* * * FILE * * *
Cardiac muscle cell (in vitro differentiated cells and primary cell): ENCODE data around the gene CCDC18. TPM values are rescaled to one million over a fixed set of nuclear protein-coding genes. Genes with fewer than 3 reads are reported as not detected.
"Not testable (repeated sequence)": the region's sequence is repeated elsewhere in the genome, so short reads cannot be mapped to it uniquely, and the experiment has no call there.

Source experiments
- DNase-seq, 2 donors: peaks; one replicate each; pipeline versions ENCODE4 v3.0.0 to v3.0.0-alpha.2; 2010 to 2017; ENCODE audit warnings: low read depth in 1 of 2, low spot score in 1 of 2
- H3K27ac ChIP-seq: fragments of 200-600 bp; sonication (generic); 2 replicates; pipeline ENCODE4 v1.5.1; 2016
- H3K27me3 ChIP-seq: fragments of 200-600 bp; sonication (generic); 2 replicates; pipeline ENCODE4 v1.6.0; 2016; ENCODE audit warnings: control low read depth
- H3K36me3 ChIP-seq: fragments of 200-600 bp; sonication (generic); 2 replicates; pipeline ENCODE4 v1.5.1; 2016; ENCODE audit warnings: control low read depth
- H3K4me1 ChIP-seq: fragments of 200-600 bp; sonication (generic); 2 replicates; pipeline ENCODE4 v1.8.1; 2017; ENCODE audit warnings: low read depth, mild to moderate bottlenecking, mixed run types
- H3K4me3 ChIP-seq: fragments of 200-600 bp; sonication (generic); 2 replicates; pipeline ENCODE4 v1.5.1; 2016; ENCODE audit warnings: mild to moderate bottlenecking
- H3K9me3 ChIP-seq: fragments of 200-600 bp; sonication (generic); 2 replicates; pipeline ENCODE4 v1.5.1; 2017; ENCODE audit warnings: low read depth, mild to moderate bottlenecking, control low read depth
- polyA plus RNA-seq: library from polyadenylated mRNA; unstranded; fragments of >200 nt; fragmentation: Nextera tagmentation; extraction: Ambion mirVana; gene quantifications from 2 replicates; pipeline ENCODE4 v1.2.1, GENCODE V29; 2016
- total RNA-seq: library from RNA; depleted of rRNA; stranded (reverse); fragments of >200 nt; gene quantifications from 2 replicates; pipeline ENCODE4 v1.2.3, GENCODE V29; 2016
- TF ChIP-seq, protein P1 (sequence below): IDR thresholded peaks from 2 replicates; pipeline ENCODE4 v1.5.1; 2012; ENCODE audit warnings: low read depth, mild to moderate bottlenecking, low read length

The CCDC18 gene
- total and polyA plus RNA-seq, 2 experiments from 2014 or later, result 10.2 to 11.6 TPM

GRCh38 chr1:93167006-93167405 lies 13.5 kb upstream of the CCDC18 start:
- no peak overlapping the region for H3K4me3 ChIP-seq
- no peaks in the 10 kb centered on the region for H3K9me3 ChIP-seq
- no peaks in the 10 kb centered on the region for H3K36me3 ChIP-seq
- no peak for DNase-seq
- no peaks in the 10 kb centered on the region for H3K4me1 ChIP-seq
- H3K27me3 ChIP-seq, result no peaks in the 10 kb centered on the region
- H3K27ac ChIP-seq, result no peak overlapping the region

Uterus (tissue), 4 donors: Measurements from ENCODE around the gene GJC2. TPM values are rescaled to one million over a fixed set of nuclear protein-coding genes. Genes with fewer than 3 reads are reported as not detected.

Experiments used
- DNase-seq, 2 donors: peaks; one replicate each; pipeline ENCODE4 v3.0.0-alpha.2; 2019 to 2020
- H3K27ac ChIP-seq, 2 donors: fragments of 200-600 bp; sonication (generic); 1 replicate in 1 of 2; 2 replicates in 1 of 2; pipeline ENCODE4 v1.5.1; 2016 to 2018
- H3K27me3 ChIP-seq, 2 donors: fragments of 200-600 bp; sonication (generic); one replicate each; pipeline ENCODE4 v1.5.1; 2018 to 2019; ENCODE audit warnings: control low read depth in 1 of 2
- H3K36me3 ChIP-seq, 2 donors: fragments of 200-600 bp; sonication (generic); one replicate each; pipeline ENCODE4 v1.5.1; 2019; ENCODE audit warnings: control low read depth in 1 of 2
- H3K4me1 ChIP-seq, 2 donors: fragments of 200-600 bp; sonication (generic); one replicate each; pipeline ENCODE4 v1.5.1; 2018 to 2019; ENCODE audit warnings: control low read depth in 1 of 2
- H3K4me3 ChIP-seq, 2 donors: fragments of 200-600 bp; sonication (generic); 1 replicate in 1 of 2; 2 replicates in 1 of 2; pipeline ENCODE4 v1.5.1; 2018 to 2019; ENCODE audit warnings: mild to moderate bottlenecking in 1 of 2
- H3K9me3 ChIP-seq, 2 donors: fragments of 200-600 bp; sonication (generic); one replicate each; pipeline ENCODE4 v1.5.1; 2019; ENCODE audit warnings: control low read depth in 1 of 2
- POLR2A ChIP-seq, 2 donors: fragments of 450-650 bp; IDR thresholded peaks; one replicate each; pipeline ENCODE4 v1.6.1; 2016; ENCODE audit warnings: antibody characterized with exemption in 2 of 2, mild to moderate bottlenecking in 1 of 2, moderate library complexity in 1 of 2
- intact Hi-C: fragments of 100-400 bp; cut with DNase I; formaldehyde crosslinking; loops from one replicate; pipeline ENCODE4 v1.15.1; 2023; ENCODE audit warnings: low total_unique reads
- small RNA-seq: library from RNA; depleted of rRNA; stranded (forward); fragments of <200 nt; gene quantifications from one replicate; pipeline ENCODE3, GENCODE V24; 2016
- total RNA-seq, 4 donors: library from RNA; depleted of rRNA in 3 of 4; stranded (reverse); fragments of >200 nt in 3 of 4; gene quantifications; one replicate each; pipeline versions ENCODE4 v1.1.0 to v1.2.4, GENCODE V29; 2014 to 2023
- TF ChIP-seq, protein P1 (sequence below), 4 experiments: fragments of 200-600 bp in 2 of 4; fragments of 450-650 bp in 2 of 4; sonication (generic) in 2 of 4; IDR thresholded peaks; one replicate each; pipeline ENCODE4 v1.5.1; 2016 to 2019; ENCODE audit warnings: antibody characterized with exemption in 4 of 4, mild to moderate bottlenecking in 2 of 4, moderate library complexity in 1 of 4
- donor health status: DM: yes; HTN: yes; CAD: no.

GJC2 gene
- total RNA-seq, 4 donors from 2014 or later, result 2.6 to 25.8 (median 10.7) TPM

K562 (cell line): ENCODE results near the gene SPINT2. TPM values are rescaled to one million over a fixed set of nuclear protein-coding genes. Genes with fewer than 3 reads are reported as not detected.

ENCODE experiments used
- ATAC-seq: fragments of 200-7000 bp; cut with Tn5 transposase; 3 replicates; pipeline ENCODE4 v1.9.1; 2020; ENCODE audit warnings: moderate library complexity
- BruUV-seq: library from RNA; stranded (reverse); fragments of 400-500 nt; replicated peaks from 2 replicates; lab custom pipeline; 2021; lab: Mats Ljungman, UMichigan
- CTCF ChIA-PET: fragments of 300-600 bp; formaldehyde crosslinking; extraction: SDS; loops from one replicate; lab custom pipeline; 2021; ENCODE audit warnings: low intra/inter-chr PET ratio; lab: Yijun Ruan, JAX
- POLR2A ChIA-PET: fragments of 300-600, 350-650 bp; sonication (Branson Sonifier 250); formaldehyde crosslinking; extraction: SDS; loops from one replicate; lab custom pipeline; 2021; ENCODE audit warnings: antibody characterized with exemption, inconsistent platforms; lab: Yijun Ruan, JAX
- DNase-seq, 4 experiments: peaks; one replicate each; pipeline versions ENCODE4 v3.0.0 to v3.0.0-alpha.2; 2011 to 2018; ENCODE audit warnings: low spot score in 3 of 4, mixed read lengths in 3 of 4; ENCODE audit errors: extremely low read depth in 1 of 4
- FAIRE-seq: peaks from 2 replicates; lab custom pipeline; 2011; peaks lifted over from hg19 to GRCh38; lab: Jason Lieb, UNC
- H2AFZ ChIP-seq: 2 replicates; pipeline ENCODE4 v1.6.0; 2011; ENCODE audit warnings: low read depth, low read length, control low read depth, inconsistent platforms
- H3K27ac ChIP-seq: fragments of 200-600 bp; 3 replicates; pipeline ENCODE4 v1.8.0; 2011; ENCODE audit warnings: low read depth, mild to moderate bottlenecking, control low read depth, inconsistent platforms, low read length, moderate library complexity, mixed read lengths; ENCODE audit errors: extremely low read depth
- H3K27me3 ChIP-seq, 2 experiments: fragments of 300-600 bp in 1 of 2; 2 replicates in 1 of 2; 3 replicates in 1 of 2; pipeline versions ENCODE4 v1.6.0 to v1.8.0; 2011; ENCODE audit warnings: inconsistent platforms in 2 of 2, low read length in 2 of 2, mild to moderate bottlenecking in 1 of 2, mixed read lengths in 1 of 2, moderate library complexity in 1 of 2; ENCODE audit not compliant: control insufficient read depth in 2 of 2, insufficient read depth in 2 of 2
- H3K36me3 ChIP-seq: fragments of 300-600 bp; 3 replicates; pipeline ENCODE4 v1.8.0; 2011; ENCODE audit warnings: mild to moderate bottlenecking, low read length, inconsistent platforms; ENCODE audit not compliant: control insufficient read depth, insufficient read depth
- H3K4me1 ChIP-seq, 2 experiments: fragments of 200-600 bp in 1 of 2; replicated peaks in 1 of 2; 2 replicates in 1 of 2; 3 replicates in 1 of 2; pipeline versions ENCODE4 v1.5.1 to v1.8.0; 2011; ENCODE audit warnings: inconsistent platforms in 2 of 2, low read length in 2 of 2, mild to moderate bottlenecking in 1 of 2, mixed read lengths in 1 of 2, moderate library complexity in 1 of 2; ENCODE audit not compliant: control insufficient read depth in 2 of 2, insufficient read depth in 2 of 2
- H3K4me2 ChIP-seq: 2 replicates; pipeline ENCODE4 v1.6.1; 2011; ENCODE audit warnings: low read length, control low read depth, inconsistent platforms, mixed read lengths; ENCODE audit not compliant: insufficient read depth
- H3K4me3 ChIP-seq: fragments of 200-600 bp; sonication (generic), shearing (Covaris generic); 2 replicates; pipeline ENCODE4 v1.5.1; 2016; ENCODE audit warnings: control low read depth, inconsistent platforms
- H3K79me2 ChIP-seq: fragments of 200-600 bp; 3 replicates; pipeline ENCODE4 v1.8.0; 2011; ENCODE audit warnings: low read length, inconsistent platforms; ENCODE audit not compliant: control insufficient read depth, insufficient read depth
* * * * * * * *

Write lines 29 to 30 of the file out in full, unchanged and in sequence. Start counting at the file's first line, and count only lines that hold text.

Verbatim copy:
- H3K36me3 ChIP-seq, 2 donors: fragments of 200-600 bp; sonication (generic); one replicate each; pipeline ENCODE4 v1.5.1; 2019; ENCODE audit warnings: control low read depth in 1 of 2
- H3K4me1 ChIP-seq, 2 donors: fragments of 200-600 bp; sonication (generic); one replicate each; pipeline ENCODE4 v1.5.1; 2018 to 2019; ENCODE audit warnings: control low read depth in 1 of 2